The Genomics Innovation Network (GIN) is designed to enable innovation centres across Canada to collaborate and harness their collective power for the advancement of genomics research.
The network is comprised of 10 “Nodes,” each receiving core operational funding from Genome Canada, with matching funds from various public and private sector partners. The Nodes provide Canadian and international researchers access to leading-edge technologies used in genomics, metabolomics, proteomics and other related areas of research, and assist researchers in the development of research proposals by providing advice on appropriate technologies, study design, data analysis and bioinformatics that improve the quality of the research.
Furthermore, the highly-qualified personnel within each Node provide the Canadian research community with advice and expertise on the selection and use of appropriate technologies, study design, data analysis and bioinformatics, ensuring Canadian research remains world-class and highly competitive on a global scale.
Five of the 10 nodes in Canada’s Genomics Innovation Network (GIN) were funded or co-funded in Ontario to advance genomics research. With over $6 million in funding from Genome Canada, these technology platforms (The Centre for Applied Genomics, Toronto Centre for Phenogenomics, the Network Biology Collaborative Centre in Ontario, and two centres in Quebec co-led by Ontario Genomics) provide researchers with access to cutting-edge genomics technologies.
- The Centre for Applied Genomics (TCAG)
- The Centre for Phenogenomics (TCP)
- The Network Biology Collaborative Centre (NBCC)
Genomics Innovation Network Quick Facts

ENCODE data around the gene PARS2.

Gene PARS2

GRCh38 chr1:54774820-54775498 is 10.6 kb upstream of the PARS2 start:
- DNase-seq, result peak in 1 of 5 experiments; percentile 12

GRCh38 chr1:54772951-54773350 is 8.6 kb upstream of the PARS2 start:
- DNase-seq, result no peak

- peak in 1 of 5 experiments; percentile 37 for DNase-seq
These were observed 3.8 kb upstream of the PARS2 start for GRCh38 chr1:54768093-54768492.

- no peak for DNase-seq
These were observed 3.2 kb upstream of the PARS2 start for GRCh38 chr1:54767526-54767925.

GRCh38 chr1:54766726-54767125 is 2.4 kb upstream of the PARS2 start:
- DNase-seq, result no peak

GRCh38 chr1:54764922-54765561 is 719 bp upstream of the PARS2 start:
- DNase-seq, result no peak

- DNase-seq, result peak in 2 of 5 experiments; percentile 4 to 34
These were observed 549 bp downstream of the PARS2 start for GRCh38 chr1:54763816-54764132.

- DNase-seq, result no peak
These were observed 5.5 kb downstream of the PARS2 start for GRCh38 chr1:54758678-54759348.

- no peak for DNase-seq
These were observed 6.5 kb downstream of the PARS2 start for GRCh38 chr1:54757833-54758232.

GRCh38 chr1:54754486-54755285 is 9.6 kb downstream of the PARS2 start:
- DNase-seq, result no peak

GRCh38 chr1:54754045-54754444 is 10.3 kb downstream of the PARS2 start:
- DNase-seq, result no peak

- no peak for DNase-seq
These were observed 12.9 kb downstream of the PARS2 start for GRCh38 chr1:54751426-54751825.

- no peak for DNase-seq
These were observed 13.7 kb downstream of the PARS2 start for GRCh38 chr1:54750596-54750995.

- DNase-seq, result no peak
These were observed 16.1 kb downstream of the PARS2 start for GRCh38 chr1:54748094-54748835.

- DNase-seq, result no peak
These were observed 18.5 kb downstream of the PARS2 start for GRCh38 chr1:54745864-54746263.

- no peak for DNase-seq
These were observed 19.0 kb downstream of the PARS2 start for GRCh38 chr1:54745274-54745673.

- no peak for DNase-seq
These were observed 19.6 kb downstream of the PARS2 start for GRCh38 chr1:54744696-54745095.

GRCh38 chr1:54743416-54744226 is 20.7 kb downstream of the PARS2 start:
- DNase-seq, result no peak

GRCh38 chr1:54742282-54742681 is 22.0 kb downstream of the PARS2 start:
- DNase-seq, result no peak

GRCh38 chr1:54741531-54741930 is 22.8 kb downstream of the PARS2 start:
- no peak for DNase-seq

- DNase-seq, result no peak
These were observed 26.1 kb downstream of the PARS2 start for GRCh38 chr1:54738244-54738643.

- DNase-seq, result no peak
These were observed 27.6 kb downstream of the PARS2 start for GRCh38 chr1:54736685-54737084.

- $15.5 million in Genome Canada federal funding is the initial investment made in core operations funding for the 10 Nodes, with each receiving between $800,000 and $2 million over two-years beginning April 1, 2015. Co-funding investments in the Nodes from other partners, including provincial governments, academic institutions, and the private sector at a required minimum 1:1 ratio bring the total initial investment in the Genomics Innovation Network to approximately $31 million.
- A total of approximately ~$31 million was invested in the Genomics Innovation Network, with $15.5 million in federal funding through Genome Canada invested in the 10 Nodes’ core operations, and each Node receiving between $800,000 and $2 million over two-years beginning April 1, 2015. Co-funding investments in the Nodes represented the required minimum 1:1, and flowed from other partners such as provincial governments, academic institutions, and the private sector.
- In addition, between 2015 and 2017 approximately $15 million will be invested in the Nodes towards technology development and collaborative projects. This further investment will also attract at least an equal amount in co-funding from partners in the public and private sector.
- The Node selection was a competitive process involving peer review by an international review committee.
- A new model, The Genomics Innovation Network replaces Genome Canada’s former investments in five Science and Technology Innovation Centres. The new Network model places greater emphasis on collaboration and sharing of expertise among Nodes.
- Providing Canada’s research community with access to leading-edge technologies is a key pillar of Genome Canada’s mandate. The investment will also support important work in the area of bioinformatics and computational biology, including addressing major challenges associated with the storage and analysis of “big data,” and contribute to Canadian leadership in the development of new genomic technologies.
“Through our government’s low tax plan for jobs and growth, we have made record investments in Canadian science and technology including Genome Canada. Genome Canada’s new Genomics Innovation Network will provide leading Canadian researchers with new knowledge and new tools necessary to make breakthrough discoveries – discoveries that create jobs, prosperity and improve our quality of life as Canadians.” – The Honourable Ed Holder, Minister of State for Science and Technology 2014 - 2015
“Breakthroughs across all sectors that form part of Canada’s growing bioeconomy – health, agriculture, fisheries and aquaculture, forestry, energy and mining – rely on researchers across Canada having access to leading-edge ‘omics technologies, which are rapidly evolving. Moreover, we want to build on past successes where we’ve seen new genomics technology development become the foundation for Canadian business growth.” – Dr. Pierre Meulien, President and CEO, Genome Canada 2010 - 2015